Greeks are casting their ballots on 21 May in one of the most unpredictable national elections in years, with the formation of a new government uncertain and the leading politicians bickering over the credibility of current opinion polls that favour the ruling conservatives.
The election will be held under new electoral law, applying a proportional system in the first round, and analysts estimate that a party seeking to govern alone would need to get 46% of the overall vote, which is difficult.
Otherwise, the single strongest party will have to negotiate with others to form a coalition government, something somewhat unusual in Greek politics.
The three main parties in the running are the ruling New Democracy party (EPP), the main leftist opposition Syriza party (EU Left), and the socialists (Pasok – S&D).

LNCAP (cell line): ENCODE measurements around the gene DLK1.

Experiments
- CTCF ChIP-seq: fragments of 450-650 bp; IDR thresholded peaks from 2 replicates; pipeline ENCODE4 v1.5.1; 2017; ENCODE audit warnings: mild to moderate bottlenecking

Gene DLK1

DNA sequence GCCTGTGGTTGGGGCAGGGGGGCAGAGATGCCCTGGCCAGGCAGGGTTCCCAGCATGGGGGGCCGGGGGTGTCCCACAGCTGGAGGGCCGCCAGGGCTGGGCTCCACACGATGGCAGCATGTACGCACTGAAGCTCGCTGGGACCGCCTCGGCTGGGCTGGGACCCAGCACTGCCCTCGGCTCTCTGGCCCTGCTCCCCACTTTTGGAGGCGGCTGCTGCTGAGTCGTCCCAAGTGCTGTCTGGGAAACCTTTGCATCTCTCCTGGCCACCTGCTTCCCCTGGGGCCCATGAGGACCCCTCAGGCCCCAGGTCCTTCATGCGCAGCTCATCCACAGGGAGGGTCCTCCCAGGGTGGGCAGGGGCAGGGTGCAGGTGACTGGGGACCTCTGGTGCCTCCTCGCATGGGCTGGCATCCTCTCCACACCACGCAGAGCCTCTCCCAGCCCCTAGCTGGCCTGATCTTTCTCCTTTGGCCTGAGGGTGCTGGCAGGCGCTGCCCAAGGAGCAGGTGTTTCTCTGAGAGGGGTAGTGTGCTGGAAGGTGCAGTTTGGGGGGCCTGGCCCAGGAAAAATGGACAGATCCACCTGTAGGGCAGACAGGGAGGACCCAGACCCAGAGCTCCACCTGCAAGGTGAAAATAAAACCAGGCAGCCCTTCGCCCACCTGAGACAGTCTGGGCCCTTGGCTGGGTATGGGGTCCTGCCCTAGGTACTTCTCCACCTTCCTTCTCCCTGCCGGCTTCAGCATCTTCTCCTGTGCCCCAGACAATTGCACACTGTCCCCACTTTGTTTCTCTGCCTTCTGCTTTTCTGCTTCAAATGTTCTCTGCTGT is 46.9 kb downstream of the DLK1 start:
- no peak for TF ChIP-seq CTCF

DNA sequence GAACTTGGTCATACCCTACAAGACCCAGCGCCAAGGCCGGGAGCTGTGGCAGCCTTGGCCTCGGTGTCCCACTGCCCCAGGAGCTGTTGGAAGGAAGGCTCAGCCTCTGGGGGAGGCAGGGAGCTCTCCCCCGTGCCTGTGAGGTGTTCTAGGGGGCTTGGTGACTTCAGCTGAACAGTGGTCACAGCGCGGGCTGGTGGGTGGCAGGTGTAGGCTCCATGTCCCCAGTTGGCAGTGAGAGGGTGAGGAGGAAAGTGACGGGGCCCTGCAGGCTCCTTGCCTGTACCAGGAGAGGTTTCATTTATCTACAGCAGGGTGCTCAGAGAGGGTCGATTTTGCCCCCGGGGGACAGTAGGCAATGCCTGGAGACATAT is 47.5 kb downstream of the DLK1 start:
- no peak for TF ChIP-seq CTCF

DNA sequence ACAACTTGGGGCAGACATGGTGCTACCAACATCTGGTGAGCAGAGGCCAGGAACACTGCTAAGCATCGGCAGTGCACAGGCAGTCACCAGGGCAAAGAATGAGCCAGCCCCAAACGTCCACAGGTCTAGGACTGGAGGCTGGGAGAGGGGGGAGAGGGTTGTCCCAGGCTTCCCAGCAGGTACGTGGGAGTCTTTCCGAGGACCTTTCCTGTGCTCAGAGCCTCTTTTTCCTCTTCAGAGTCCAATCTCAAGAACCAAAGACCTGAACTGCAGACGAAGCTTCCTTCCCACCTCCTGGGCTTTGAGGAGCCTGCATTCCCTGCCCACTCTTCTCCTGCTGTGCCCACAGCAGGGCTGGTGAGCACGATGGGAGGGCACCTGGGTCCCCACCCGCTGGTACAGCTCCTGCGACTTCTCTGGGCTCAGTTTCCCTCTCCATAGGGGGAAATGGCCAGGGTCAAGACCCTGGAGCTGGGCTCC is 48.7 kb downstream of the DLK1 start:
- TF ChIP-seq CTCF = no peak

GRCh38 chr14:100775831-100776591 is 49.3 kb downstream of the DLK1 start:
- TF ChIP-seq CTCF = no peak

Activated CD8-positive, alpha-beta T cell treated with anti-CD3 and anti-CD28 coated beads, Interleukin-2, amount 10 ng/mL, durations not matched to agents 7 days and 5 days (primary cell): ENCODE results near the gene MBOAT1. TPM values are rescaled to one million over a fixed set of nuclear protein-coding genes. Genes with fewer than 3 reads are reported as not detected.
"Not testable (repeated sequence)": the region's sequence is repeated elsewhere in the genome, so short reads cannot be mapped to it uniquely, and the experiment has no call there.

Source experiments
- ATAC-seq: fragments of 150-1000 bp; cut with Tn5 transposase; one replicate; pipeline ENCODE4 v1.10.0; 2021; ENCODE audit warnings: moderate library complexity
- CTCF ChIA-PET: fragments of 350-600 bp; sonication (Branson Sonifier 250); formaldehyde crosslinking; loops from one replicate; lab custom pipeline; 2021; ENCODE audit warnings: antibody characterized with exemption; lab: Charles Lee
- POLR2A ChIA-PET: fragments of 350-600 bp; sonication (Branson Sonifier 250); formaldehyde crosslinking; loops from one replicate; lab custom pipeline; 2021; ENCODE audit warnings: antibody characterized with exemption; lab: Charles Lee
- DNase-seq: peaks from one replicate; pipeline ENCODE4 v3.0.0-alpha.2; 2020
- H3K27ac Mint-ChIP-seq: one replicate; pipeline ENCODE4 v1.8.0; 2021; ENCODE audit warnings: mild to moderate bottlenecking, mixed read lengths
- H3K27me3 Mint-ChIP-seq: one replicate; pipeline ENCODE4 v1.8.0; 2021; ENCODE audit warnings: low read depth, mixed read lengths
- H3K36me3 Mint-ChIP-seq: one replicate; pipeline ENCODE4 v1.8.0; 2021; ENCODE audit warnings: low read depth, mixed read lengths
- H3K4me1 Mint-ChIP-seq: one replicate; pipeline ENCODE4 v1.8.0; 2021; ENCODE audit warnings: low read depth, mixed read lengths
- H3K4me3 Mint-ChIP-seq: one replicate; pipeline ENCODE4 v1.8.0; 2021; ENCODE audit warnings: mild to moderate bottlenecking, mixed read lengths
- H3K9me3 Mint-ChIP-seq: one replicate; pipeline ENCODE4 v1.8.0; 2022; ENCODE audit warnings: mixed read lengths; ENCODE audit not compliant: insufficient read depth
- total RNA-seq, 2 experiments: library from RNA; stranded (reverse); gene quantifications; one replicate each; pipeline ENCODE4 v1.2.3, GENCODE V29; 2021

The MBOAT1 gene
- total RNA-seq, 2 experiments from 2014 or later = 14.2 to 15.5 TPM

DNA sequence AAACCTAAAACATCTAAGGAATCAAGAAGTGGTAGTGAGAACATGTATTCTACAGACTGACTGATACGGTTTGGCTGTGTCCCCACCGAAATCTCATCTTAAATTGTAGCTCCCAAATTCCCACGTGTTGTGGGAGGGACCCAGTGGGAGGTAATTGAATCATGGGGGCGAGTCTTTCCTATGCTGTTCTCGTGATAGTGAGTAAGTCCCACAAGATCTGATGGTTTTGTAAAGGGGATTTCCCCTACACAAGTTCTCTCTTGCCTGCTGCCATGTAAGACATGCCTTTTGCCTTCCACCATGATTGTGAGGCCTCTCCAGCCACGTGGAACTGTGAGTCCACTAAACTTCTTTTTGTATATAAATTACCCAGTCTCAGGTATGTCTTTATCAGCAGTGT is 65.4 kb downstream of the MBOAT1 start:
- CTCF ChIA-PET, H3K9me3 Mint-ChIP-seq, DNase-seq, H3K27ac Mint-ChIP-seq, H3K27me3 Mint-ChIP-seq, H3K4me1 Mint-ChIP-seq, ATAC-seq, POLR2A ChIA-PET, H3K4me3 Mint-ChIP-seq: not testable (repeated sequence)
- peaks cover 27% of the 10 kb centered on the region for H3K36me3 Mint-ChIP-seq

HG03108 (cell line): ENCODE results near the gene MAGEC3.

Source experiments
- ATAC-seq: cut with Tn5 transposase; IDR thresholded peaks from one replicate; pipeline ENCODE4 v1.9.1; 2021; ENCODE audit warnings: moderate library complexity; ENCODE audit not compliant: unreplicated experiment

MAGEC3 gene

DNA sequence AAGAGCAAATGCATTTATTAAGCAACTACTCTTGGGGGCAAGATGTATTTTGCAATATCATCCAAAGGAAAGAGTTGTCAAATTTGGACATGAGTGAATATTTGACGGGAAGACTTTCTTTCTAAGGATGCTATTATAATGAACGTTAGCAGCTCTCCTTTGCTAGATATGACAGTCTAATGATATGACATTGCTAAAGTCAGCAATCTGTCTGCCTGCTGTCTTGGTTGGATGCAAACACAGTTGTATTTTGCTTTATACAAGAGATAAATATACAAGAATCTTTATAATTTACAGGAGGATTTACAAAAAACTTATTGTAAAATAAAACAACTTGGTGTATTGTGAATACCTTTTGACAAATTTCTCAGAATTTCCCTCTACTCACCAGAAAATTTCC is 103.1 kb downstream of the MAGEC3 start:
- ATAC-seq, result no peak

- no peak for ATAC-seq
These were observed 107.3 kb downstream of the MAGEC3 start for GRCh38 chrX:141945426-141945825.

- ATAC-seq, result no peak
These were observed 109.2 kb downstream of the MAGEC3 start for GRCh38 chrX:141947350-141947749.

New Democracy prefers a single-party government, while Syriza has clarified that it aims for a “progressive coalition” with the socialists.
Pasok, for their part, is expected to play the kingmaker’s role, but the party has kept its cards close to the chest, although their electoral program is much closer to that of Syriza’s.
New Democracy and Syriza are considered the two ideological opposites, and any collaboration between them is ruled out.
If negotiations for a coalition government fail, a second round will be held in July, where a party or parties will need almost 37% of the vote to form a government.
Depending on its performance, the first party will get some “bonus” seats redistributed from those who do not cross the threshold.
New Democracy has so far been leading all polls published on national media.

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